Head of the God Osiris
Egyptian, Classical, Ancient Near Eastern Art
On View: 19th Dynasty to Roman Period, Martha A. and Robert S. Rubin Gallery, 3rd Floor
Most sculptures of deities, including the countless images of Osiris made during the Late and Ptolemaic Periods, were smaller than the statue represented by this head, a dramatic example of a composite sculpture in mixed media. The smiling mouth is a stylistic element that helps date the head to the fourth century B.C. or later. For more information on Osiris, see the installations in Temples, Tombs, and the Egyptian Universe.
Wood, bronze, glass, gold leaf
Charles Edwin Wilbour Fund
Wooden head of Osiris wearing the White Crown originally with bronze (?) feathers attached to sides. Angle of the neck shows that head most be from prone representation of the god, a rare type. Bronze uraeus, bronze beard with remains of gilding eyes outlined in purple-blue glass and inlaid with opaque white and black glass. Short full mouth. From a statuette representing the god prone. Entire surface originally gessoed and gilded.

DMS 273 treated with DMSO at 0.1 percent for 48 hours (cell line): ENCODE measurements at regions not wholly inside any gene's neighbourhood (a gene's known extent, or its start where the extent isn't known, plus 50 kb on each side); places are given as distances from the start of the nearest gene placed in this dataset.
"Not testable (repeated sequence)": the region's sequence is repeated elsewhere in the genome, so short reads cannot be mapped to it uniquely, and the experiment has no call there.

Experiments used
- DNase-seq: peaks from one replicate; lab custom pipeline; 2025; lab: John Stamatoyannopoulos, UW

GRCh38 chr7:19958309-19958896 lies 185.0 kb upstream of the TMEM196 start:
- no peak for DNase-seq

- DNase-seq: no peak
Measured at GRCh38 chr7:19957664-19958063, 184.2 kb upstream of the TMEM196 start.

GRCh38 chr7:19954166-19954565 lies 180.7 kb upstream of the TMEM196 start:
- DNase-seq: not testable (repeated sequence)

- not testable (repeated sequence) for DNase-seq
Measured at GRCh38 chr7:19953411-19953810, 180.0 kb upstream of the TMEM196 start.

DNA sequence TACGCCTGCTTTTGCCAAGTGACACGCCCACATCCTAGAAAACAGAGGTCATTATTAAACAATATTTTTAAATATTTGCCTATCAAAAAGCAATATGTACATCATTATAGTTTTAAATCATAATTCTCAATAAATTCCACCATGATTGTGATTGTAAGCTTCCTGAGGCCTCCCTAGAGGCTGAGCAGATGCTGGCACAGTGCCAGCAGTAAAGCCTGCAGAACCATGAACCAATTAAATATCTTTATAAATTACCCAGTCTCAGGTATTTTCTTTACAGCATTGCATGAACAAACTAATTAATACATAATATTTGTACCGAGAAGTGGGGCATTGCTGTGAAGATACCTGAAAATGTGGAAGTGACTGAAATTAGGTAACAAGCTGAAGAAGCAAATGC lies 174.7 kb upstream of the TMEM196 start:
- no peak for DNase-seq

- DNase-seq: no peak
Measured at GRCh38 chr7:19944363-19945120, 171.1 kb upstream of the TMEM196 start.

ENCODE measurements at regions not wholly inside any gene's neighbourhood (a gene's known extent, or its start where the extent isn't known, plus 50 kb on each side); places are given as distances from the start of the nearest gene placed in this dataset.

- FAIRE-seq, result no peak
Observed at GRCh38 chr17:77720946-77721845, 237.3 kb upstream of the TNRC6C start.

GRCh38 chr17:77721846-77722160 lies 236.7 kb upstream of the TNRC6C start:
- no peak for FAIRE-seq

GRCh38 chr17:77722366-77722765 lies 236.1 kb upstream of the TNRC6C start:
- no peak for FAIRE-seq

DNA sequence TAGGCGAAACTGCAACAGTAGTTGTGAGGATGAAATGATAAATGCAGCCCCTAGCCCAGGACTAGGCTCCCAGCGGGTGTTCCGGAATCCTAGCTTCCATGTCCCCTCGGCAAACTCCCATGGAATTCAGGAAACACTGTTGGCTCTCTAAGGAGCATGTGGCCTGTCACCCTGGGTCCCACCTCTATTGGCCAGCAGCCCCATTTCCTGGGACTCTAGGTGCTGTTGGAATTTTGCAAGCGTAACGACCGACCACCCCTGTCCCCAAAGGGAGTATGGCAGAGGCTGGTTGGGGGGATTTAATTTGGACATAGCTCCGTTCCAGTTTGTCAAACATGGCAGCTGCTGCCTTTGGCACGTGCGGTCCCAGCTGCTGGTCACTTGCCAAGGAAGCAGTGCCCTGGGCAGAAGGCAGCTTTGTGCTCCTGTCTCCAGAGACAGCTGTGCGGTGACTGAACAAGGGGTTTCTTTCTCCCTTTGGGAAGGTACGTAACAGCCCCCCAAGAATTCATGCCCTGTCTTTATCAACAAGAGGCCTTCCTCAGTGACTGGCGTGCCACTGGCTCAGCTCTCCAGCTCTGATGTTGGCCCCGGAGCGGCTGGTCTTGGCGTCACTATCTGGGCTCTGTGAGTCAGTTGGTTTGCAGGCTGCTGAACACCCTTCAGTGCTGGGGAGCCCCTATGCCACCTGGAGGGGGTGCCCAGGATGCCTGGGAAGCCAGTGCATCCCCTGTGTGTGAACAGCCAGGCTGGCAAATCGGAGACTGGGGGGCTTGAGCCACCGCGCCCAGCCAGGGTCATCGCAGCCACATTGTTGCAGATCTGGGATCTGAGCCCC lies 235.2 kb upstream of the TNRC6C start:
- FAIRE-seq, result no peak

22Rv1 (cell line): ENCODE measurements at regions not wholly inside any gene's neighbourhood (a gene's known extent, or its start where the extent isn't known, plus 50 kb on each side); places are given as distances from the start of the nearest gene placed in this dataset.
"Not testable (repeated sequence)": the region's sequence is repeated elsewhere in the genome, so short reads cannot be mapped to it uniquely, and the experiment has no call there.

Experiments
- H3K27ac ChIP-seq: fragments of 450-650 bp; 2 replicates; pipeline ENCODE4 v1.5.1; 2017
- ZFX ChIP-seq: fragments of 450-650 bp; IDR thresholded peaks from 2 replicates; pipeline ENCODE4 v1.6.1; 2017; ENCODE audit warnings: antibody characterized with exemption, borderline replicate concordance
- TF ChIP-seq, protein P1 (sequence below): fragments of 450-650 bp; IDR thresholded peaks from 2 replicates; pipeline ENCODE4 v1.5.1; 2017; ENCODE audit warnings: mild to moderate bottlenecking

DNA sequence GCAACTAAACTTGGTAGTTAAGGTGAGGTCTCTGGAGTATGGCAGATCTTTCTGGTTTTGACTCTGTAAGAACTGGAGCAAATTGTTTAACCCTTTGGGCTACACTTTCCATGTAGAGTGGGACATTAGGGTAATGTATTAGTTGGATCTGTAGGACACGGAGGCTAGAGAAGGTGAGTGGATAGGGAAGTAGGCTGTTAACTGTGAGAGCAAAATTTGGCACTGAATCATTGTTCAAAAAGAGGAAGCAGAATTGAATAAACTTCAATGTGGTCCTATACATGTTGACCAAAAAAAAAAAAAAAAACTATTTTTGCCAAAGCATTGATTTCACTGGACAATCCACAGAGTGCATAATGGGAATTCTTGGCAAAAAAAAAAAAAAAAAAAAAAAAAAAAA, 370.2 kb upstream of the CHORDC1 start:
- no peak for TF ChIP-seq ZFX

Condition: Most of left eye lost. Bronze uraeus has been reset but appears to belong. The two holes on both sides of crown where Atef feathers were attached, have been filled in and covered over with gesso and gilding. Most of the gesso layer is lost save on right side of neck. Only traces of gilding survive.
Head of the God Osiris, 305-30 B.C.E. Wood, bronze, glass, gold leaf, Height: 14 1/4 in. (36.2 cm). Brooklyn Museum, Charles Edwin Wilbour Fund, 58.94. Creative Commons-BY (Photo: Brooklyn Museum, 58.94_SL1.jpg)
overall, 58.94_SL1.jpg. Brooklyn Museum photograph
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